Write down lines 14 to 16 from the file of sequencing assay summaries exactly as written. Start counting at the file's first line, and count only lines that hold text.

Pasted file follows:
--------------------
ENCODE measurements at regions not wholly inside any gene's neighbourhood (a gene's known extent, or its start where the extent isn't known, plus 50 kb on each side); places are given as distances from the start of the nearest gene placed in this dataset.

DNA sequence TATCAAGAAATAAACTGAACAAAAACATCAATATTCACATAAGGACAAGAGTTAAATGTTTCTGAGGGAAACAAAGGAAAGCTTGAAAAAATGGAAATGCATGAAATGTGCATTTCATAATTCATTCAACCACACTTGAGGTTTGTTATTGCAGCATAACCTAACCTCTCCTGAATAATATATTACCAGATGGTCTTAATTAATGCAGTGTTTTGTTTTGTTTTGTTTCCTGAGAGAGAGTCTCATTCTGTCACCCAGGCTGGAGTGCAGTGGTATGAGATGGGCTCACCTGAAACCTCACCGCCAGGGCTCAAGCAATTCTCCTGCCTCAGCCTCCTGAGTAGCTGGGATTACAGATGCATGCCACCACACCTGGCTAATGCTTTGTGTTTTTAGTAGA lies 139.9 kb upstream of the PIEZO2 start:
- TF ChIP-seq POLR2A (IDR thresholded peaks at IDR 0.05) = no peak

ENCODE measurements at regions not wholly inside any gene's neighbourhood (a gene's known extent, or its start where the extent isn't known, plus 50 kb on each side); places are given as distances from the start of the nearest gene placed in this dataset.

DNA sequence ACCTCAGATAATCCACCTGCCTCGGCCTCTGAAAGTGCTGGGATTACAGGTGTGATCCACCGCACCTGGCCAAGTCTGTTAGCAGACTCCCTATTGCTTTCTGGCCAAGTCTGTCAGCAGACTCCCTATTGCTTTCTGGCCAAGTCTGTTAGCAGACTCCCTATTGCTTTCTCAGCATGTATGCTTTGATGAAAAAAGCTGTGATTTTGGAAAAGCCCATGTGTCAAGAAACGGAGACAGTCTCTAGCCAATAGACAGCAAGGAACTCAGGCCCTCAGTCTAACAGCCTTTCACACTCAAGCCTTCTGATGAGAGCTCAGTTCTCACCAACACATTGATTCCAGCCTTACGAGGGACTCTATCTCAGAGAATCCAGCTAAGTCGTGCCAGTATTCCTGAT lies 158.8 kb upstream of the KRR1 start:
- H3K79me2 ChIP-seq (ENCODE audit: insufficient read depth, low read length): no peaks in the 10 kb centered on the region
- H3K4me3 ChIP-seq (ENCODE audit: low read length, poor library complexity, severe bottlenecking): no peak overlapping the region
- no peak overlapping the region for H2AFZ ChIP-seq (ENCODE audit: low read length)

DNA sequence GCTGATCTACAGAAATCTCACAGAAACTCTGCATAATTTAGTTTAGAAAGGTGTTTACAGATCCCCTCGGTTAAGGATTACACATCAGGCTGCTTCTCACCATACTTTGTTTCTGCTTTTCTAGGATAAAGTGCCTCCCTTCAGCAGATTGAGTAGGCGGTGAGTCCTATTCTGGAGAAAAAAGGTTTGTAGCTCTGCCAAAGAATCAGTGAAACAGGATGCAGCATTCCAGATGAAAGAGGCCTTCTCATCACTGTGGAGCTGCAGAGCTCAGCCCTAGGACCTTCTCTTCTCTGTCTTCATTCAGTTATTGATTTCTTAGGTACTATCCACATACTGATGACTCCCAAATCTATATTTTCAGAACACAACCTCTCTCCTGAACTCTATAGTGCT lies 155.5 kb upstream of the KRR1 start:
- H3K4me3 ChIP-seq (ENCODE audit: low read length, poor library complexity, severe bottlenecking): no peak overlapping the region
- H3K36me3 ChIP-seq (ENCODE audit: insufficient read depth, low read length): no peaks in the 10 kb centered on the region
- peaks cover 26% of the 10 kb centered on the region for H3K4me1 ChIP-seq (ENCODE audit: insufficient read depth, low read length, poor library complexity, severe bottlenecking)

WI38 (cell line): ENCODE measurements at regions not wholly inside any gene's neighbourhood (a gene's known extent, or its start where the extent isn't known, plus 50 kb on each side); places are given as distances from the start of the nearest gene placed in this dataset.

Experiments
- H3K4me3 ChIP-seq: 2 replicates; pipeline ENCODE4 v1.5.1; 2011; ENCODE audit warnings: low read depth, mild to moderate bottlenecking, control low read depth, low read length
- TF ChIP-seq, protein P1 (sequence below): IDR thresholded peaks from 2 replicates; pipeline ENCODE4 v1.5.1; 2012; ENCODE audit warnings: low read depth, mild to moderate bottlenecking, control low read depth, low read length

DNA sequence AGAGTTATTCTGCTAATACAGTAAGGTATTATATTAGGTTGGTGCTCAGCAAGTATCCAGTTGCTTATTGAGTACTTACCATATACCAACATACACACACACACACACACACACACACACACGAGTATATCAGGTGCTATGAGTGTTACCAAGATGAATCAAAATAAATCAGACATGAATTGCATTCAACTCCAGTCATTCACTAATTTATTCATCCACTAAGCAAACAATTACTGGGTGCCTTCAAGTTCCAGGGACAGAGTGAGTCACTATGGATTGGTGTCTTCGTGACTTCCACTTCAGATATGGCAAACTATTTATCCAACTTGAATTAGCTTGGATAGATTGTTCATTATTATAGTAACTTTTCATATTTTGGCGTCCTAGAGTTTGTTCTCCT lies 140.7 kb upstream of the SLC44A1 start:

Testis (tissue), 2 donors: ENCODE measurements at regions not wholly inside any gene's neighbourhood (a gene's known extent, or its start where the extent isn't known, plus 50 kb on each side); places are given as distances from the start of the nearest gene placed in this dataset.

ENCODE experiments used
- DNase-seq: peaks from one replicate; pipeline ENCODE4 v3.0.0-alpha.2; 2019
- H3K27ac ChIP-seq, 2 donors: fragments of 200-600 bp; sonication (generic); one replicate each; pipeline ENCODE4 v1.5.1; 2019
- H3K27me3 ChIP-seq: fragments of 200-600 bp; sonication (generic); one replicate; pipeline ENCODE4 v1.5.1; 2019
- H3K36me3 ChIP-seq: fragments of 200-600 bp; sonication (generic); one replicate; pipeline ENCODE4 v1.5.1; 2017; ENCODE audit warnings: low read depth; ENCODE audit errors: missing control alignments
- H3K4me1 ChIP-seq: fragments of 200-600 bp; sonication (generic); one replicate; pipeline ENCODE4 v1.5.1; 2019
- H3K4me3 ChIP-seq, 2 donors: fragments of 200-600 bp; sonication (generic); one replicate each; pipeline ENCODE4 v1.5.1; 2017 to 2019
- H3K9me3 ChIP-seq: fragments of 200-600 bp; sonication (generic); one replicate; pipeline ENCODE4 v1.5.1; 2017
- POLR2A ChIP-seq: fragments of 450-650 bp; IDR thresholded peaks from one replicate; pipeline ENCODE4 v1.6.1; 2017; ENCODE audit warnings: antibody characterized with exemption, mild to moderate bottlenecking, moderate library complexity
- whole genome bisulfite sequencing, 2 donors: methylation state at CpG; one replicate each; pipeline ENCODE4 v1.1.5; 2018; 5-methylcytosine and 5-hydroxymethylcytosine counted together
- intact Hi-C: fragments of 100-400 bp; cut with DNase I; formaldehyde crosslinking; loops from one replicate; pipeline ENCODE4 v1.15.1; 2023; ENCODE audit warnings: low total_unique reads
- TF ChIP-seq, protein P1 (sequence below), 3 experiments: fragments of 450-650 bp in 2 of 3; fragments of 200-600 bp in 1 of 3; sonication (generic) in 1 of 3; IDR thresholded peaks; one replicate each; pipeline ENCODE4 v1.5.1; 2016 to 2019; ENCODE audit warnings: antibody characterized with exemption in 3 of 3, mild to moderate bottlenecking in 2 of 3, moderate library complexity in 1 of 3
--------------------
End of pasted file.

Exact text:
Experiments
- H3K4me3 ChIP-seq: 2 replicates; pipeline ENCODE4 v1.5.1; 2011; ENCODE audit warnings: low read depth, mild to moderate bottlenecking, control low read depth, low read length
- TF ChIP-seq, protein P1 (sequence below): IDR thresholded peaks from 2 replicates; pipeline ENCODE4 v1.5.1; 2012; ENCODE audit warnings: low read depth, mild to moderate bottlenecking, control low read depth, low read length